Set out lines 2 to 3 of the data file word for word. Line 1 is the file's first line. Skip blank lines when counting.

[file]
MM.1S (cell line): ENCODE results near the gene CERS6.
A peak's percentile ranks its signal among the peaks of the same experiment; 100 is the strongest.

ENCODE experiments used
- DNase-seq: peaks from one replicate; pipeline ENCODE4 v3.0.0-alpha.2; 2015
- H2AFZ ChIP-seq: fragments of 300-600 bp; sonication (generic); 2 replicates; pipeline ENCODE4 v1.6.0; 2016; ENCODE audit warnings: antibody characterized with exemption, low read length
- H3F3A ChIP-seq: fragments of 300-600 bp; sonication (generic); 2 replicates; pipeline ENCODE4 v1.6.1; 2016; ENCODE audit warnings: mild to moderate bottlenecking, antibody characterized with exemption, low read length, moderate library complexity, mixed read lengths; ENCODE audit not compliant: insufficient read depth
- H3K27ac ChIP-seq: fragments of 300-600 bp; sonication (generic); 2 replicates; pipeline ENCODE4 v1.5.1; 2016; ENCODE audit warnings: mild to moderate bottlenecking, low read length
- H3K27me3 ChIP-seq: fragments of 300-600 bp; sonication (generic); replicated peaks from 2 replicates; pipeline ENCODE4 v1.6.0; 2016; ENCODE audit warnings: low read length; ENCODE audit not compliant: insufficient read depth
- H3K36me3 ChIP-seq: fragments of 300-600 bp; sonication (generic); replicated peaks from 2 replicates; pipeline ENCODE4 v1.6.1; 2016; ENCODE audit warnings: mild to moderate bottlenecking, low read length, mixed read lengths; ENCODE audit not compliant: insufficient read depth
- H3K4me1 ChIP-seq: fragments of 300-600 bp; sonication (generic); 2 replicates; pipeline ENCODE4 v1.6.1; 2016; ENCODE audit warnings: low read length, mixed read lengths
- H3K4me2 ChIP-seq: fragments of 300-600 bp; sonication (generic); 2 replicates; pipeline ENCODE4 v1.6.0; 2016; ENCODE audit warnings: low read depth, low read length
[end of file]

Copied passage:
A peak's percentile ranks its signal among the peaks of the same experiment; 100 is the strongest.

ENCODE experiments used